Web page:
Visit us soon for a video of Sir Roger Scruton’s lecture and the following question and answer session.

Poetry as Enchantment

Annual Humanities Symposium
& a Paideia Seminar

When: Friday, April 21st at 5pm

Where: University of Pennsylvania

Join Collegium Institute and undergraduates across Philadelphia for this final session of Enchantment and Disenchantment in the Modern Era.  For our closing seminar, we will examine Poetry as Enchantment, under the esteemed direction of poets Prof. James M. Wilson and Chaplain Chaz Howard.  Through a poetry reading and discussion of literary criticisms, Dr. Wilson and Dr. Howard will guide us in an exploration of poetry, religion, and philosophy.

Please direct questions and RSVPs for this dinner to Elizabeth Feeney at elife@sas.upenn.edu.

Information about past sessions in this Paideia series may be found here.


As poets and scholars, this month’s guest speakers explore ideas of inspiration through the medium of poetry.  Dr. James Wilson (Villanova) blends his poetic work with his scholarship in religion, literature, and philosophy, while Dr. Chaz Howard (UPenn) enlists his various chaplaincy experiences from hospitals to universities to examine the human experience.

Professor James M. Wilson

James Matthew Wilson is Associate Professor of Religion and Literature in the Department of Humanities and Augustinian Traditions at Villanova University.  An award-winning scholar of philosophical-theology and literature, he has authored dozens of essays, articles, and reviews on subjects ranging from art, ethics, and politics, to meter and poetic form, from the importance of local culture to the nature of truth, goodness, and beauty.  Wilson is also a poet and critic of contemporary poetry, whose work appears regularly in such magazines and journals The New Criterion, Dappled Things, Measure, The Weekly Standard, Front Porch Republic, The Raintown Review, and The American Conservative, as well as in his six published books of poetry and scholarship.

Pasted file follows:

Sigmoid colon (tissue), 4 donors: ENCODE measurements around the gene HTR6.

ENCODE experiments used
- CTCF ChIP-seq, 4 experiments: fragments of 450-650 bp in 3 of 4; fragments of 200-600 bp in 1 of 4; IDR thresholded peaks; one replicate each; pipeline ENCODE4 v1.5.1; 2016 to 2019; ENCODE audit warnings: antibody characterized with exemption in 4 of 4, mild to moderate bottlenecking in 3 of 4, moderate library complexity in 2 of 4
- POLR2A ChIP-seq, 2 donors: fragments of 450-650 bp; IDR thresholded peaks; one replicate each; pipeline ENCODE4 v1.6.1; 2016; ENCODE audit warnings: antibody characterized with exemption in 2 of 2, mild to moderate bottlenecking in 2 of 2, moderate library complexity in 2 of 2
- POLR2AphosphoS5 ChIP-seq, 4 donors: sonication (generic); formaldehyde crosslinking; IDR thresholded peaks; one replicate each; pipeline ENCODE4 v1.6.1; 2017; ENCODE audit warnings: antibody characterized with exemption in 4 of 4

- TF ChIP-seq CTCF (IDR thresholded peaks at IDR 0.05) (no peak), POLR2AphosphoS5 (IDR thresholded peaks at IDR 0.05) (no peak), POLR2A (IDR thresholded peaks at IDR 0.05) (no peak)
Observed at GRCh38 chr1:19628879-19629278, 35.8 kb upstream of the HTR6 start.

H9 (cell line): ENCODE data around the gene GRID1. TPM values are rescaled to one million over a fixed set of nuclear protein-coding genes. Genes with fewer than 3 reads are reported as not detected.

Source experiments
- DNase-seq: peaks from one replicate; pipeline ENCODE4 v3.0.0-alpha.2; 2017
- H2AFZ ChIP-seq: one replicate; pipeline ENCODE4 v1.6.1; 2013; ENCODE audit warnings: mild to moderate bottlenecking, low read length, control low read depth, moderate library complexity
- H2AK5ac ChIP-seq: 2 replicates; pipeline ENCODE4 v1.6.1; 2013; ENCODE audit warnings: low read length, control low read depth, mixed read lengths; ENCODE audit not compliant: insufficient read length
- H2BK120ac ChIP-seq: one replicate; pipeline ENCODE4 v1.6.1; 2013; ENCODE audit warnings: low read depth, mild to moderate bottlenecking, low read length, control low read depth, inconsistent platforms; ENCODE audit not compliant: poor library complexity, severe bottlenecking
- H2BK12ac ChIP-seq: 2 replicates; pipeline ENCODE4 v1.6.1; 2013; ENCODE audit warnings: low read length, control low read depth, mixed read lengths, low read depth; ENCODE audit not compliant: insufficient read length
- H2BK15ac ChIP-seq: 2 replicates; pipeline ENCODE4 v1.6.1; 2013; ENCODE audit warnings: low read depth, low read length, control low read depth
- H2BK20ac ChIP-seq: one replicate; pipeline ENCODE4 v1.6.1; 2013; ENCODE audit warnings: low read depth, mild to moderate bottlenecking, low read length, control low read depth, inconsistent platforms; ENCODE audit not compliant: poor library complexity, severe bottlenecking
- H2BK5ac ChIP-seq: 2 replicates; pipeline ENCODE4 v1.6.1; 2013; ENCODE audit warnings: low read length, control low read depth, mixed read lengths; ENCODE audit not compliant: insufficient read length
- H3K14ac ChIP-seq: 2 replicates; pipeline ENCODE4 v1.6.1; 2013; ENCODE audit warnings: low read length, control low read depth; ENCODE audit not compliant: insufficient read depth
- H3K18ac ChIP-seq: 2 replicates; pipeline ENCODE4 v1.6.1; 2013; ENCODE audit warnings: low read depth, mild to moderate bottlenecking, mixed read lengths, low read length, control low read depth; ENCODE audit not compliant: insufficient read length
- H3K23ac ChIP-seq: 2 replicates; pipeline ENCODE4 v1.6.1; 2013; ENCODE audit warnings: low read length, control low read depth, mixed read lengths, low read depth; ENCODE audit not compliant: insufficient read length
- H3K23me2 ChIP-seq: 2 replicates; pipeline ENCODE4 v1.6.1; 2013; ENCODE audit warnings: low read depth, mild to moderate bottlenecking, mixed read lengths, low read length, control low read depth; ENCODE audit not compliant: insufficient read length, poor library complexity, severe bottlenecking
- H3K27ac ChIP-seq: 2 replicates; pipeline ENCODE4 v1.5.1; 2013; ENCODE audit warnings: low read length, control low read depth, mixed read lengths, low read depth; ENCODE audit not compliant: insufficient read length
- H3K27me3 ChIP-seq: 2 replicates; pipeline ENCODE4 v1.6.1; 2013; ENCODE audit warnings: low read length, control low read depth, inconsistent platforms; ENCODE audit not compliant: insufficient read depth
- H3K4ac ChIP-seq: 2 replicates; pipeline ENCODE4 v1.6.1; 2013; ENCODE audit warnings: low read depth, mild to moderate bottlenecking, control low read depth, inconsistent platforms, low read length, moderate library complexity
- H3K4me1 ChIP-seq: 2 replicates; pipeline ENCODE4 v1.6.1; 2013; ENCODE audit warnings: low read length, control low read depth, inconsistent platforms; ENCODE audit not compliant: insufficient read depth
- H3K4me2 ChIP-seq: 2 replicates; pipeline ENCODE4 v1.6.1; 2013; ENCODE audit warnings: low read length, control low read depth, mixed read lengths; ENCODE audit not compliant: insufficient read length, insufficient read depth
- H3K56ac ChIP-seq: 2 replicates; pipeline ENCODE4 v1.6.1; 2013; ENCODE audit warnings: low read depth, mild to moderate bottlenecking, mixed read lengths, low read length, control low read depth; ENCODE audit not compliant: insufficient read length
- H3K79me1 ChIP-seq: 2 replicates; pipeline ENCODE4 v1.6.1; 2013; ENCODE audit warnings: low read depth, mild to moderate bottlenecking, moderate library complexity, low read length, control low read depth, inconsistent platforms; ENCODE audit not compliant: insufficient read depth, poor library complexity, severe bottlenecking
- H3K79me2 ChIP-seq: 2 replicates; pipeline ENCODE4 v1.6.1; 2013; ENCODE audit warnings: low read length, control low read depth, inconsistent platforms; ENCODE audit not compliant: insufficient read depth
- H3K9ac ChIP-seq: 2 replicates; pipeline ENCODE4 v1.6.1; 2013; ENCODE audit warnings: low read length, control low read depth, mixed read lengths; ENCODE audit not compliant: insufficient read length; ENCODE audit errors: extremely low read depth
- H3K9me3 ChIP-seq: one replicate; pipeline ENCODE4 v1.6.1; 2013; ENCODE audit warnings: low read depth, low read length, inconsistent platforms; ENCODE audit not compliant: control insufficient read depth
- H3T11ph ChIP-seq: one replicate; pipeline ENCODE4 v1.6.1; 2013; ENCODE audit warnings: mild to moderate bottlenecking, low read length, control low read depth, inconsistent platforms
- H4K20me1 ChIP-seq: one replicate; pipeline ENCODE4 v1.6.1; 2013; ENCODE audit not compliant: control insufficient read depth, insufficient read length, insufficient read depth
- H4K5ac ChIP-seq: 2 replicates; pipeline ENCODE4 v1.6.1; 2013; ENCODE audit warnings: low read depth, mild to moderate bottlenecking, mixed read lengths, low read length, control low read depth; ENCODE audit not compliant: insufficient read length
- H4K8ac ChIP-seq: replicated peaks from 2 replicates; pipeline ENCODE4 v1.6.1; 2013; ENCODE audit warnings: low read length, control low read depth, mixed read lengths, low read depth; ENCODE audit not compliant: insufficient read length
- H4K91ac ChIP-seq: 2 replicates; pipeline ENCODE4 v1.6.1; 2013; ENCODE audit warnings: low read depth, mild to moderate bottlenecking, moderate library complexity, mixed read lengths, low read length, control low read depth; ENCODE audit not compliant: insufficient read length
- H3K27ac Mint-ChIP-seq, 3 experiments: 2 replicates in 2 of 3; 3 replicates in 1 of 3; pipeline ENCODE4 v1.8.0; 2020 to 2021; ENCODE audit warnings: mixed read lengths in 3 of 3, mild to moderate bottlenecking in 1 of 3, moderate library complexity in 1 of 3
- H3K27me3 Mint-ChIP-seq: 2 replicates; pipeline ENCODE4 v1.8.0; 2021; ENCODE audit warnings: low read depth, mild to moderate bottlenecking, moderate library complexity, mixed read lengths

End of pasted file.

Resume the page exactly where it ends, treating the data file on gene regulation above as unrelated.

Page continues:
Chaplain Chaz Howard

Dr. Chaz Howard is the University Chaplain at the University of Pennsylvania. Prior to his service at Penn, he served as a chaplain in hospice and hospital and as a street outreach worker to individuals experiencing homelessness in Philadelphia. His writing has been featured in such publications as Black Arts Quarterly, Black Theology: An International Journal, Daily Good, Christianity Today’s Leadership Journal, and Slate.  He is the editor of The Souls of Poor Folk, which explored new ways of considering homelessness and poverty and The Awe and The Awful, a poetry collection, among others.   He shares life with his beloved wife, Dr. Lia C. Howard and their three daughters.  He sees his vocational calling to be to work for a communal increase in joy, peace, justice and love.

 

 

A New Moral Culture on Campus?

3rd Annual Penn Club Lecture

 

 

When: Tuesday, April 18th at 6:00pm

Where: Penn Club of New York

30 W 44th Street, New York, NY

Join Collegium  for cocktails, hors d’ouevres, and a lecture on

A New Moral Culture on Campus?

featuring:

Professor Jonathan Haidt, Ph.D.

Thomas Cooley Professor of Ethical Leadership
Leonard N. Stern School of Business
New York University

Registration Required.  Please RSVP HERE.  Please direct any questions or comments to Elizabeth Feeney at elife@sas.upenn.edu.


 

Jonathan Haidt joined New York University Stern School of Business in July 2011. He is the Thomas Cooley Professor of Ethical Leadership, based in the Business and Society Program. He received a B.A. in Philosophy from Yale University and a Ph.D. in Psychology from the University of Pennsylvania.

Professor Haidt is a social psychologist whose research examines the intuitive foundations of morality. His most recent book is the New York Times bestseller, The Righteous Mind: Why Good People are Divided by Politics and Religion. He co-founded the research collaboration at EthicalSystems.org. His next book will be titled Three Stories About Capitalism: The Moral Psychology of Economic Life. His writings appear frequently in The New York Times and The Wall Street Journal, and he has given four TED talks. He was named one of the top global thinkers by Foreign Policy magazine and Prospect magazine.

 

Fourth Annual Anscombe Lecture in Ethics

When: Wed, April 5th, noon-1:30pm

Where: Terrace Room, Claudia Cohen Hall

249 S 36th Street

The Annual Anscombe Lecture in Ethics commemorates Elizabeth Anscombe (1919-2001), former Penn Professor of Philosophy and one of the most influential woman philosophers and Catholic intellectuals of the modern era.  

featuring:

Sir Roger Scruton

on

Art and Morality: on the Relationship between Aesthetics and Ethics

This year’s lecture is cosponsored by the Penn Departments of Philosophy and History, as well as the Program for Research in Religion and Urban Civil Society (PRRUCS).

Lunch provided. To reserve your place, register HERE.  For more information, contact Elizabeth Feeney: elife@sas.upenn.edu.


Sir Roger Scruton